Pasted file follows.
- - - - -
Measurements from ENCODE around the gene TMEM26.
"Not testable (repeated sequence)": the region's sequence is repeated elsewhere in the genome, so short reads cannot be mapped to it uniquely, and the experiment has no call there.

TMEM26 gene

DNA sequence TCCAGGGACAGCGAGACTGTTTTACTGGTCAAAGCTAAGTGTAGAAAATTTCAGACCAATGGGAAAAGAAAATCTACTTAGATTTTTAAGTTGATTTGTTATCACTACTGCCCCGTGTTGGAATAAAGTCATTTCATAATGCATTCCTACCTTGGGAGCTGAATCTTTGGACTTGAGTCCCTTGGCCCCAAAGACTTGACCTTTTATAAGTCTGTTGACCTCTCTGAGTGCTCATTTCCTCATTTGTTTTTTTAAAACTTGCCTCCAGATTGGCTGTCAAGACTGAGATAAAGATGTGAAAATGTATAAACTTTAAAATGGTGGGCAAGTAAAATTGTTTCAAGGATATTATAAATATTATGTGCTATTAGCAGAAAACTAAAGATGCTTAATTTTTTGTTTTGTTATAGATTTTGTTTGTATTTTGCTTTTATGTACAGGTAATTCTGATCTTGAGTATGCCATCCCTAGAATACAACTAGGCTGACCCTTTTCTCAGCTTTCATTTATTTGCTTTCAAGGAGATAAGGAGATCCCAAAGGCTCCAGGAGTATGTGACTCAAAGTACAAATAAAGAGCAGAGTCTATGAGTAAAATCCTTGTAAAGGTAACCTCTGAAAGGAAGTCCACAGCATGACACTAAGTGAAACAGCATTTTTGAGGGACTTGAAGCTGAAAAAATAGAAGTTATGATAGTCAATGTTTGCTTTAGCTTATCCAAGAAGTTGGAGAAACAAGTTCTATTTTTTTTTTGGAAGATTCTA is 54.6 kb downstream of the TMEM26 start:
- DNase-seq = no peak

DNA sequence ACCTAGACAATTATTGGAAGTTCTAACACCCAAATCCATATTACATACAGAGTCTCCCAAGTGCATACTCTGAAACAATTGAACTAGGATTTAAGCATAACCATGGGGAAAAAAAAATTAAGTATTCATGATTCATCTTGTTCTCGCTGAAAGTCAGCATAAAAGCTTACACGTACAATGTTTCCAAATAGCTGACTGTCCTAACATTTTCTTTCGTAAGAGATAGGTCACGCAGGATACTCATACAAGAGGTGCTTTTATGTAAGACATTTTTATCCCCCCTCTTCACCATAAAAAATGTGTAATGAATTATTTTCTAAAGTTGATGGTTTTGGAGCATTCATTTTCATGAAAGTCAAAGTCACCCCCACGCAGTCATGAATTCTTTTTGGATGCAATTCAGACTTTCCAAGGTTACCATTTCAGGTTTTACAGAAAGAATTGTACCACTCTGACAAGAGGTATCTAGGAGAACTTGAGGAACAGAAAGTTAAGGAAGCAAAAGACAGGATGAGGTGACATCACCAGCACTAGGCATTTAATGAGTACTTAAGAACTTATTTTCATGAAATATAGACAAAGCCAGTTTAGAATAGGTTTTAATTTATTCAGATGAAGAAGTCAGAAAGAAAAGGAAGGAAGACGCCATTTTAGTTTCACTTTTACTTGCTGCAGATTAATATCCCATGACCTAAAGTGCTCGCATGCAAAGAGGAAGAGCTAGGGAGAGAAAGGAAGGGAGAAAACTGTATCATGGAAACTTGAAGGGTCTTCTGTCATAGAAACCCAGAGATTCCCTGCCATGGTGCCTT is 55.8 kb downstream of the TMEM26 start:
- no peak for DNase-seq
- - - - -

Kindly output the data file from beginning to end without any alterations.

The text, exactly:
Measurements from ENCODE around the gene TMEM26.
"Not testable (repeated sequence)": the region's sequence is repeated elsewhere in the genome, so short reads cannot be mapped to it uniquely, and the experiment has no call there.

TMEM26 gene

DNA sequence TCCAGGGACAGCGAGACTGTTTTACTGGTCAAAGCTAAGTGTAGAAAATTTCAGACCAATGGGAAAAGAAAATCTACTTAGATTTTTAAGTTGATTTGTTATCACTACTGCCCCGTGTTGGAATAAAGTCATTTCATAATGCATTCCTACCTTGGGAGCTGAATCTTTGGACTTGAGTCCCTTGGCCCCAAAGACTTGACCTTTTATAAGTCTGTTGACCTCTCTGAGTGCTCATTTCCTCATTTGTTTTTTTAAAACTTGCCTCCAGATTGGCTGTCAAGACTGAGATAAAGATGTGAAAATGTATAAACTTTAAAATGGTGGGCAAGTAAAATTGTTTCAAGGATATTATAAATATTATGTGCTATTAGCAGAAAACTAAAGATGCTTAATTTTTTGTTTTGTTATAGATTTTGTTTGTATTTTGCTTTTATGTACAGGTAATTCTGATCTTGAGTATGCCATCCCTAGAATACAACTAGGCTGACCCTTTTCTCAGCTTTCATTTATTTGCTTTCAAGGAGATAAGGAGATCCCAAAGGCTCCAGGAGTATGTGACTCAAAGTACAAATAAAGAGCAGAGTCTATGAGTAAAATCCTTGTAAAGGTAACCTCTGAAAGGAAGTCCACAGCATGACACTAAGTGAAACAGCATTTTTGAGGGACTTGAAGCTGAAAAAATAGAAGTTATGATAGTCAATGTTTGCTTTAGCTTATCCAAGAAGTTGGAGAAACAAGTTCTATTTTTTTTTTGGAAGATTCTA is 54.6 kb downstream of the TMEM26 start:
- DNase-seq = no peak

DNA sequence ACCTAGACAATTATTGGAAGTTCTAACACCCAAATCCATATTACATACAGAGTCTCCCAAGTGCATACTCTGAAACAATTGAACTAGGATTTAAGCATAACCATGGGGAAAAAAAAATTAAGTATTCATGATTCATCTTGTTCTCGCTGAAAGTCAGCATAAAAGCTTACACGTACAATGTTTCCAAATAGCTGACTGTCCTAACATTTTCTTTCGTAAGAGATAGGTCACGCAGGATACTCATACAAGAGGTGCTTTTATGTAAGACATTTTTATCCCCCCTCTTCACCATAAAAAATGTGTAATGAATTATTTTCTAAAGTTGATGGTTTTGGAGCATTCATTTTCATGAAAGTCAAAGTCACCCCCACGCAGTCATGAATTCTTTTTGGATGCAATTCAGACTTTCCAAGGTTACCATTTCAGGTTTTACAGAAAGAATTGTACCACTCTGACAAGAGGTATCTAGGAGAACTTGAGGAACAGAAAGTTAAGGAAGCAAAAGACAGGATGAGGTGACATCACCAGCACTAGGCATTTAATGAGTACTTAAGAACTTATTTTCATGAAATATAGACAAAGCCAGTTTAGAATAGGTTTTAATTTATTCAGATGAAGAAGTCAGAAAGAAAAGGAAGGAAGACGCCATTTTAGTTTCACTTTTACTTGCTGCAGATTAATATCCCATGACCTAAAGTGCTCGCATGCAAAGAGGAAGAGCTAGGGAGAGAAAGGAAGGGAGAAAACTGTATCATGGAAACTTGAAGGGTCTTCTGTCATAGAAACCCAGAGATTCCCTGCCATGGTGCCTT is 55.8 kb downstream of the TMEM26 start:
- no peak for DNase-seq